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Publication numberUS6206088 B1
Publication typeGrant
Application numberUS 09/134,863
Publication dateMar 27, 2001
Filing dateAug 17, 1998
Priority dateAug 18, 1997
Fee statusPaid
Also published asDE69809156D1, DE69809156T2, EP0898116A1, EP0898116B1
Publication number09134863, 134863, US 6206088 B1, US 6206088B1, US-B1-6206088, US6206088 B1, US6206088B1
InventorsJean-Claude Semedard, Pierre Gauville, Christian Enault
Original AssigneeGec Alsthom Stein Industrie
Export CitationBiBTeX, EndNote, RefMan
External Links: USPTO, USPTO Assignment, Espacenet
Heat exchanger system for a boiler having a circulating fluidized bed
US 6206088 B1
Abstract
A heat exchanger system includes a first heat exchanger followed by a second heat exchanger disposed in a dense fluidized bed, the second heat exchanger being made up of a plurality of nests of tubes disposed along the path of the particles in suspension in the dense fluidized bed. The second heat exchanger is provided with at least two feeds situated on either side of its center, each of the feeds receives a distinct mixture of the input fluid and of the output fluid of the first heat exchanger, so that the temperature of the fluid fed into each of the nests is an increasing function of the distance between it and the inlet via which the particles are fed into the dense fluidized bed.
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Claims(8)
What is claimed is:
1. A heat exchanger system comprising;
a first heat exchanger having an inlet and an outlet through which a fluid is input and output, respectively;
a second heat exchanger disposed in a dense fluidized bed, and connected downstream from said first heat exchanger, the second heat exchanger including:
an inlet through which particles are fed into the dense fluidized bed in suspension,
a plurality of nests of tubes disposed perpendicularly along the path of the particles in suspension in the dense fluidized bed, and
at least two feeds situated on either side of a center of said second heat exchanger, each of said feeds receiving a predetermined mixture of the input fluid and of the output fluid of said first heat exchanger, so that a temperature of a fluid fed into each of said nests from said first heat exchanger is an increasing function of an increasing distance between each of said nests and the inlet via which the particles are fed into the dense fluidized bed; and
wherein an output temperature at an outlet of each of the nests, is substantially equal.
2. A system according to claim 1, wherein said second heat exchanger comprises more than two nests, and each of the nests is provided with its own specific feed.
3. A system according to claim 1, wherein the feeds of said nests are connected to a common manifold.
4. A system according to claim 1, wherein said nests are made up of zigzag tubes disposed in vertical and parallel planes.
5. A system according to claim 4, wherein the path of the particles is perpendicular to the planes in which said zigzag tubes are disposed.
6. A system according to claim 1, wherein said nests are structurally identical.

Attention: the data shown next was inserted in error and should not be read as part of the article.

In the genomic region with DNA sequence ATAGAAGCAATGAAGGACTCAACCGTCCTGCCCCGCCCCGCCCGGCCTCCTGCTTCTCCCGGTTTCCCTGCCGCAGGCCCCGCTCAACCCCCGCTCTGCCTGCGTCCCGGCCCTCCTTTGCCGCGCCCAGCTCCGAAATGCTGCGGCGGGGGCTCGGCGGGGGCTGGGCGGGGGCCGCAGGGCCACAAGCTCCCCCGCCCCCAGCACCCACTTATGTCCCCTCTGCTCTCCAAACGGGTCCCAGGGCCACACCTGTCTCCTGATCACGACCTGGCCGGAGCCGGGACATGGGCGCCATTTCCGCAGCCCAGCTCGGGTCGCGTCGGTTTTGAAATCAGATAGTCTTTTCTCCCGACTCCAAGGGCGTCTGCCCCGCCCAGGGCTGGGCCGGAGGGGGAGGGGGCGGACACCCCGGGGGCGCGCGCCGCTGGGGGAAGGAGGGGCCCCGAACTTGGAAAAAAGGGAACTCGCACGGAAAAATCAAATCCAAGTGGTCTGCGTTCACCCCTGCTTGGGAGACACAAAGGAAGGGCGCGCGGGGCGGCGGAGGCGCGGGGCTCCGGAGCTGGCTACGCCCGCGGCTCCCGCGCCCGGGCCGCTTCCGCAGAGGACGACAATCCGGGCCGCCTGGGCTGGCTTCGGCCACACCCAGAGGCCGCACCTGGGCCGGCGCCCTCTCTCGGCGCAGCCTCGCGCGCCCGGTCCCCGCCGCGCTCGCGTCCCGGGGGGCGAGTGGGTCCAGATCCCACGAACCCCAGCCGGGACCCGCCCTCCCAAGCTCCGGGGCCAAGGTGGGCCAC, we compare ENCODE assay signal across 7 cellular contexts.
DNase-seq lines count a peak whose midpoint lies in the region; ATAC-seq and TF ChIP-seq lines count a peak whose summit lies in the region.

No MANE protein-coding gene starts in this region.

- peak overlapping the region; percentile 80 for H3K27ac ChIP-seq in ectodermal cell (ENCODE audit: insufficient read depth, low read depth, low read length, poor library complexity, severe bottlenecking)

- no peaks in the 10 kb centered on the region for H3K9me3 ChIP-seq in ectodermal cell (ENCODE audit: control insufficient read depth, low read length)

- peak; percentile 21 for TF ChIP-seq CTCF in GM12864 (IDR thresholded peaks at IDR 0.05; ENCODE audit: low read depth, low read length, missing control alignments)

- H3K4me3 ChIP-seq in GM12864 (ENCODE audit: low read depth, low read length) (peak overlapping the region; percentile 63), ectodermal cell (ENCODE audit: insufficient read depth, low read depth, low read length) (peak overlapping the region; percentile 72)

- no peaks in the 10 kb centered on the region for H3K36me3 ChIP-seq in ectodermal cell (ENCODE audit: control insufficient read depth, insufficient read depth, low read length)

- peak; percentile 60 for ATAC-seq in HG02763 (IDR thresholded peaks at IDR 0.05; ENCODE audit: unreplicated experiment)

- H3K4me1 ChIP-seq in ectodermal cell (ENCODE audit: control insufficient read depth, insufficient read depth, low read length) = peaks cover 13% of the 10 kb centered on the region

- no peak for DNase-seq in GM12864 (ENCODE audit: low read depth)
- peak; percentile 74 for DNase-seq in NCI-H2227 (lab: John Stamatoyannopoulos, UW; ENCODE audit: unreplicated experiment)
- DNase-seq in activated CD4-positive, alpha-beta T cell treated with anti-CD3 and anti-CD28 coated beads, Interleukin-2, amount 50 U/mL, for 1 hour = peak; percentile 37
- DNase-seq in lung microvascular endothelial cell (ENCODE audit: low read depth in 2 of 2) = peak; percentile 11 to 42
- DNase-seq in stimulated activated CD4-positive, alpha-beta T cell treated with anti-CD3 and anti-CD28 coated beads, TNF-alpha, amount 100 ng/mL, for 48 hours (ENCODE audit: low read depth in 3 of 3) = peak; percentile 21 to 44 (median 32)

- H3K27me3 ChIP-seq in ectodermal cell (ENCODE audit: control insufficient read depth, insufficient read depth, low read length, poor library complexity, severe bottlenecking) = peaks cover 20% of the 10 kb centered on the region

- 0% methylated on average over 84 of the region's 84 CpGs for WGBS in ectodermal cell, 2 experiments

7. A system according to claim 1, wherein said mixture of the input fluid and of the output fluid of the first heat exchanger is formed by means of regulating valves connected to the inlet and to the outlet of said first heat exchanger.
8. A system according to claim 1, wherein said mixture of the input fluid and of the output fluid of the first heat exchanger is formed by means of a regulating valve connected either one of to the inlet of said first heat exchanger and to the outlet thereof.
Description

The present invention relates to a heat exchanger system for a boiler having a circulating fluidized bed.

BACKGROUND OF THE INVENTION

Such a boiler includes, inter alia, the following elements shown diagrammatically in FIG. 1:

a hearth C for burning the fuel in a circulating fluidized bed of particles, the walls of the hearth comprising vertical pipes in which an emulsion (liquid phase and vapor phase) of water circulates, which emulsion is produced by evaporation of water fed into the bases of said pipes;

a separator member S (in general a cyclone) which, at the top of the hearth, recovers the flue gas and the solid particles ejected from the top of the hearth and directs the flue gas and said particles to respective ones of two distinct ducts;

a first heat exchanger ET1 often connected to the gas duct S1 of the separator member S, the first heat exchanger being, for example, an economizer, a vaporizer, a superheater or a resuperheater; and

a dense fluidized bed ET2 fed with particles from the separator member S, i.e. that is connected firstly to the particles duct S2 of said separator member and secondly to the bottom of the hearth C (it is also possible to provide a dense fluidized bed ET2B that is fed with particles collected in the hearth C, i.e. connected firstly to the extraction duct of the hearth and secondly to the bottom of the hearth), the dense fluidized bed including a second heat exchanger whose inlet is connected to the outlet of the first heat exchanger ET1.

In general, the second heat exchanger is made up of a plurality of nests of tubes, each nest comprising a plurality of zigzag tubes arranged in parallel planes that are in general vertical. The coolant fluid, commonly steam, circulates in the nests, and the entire heat exchanger is integrated in a rectangular case.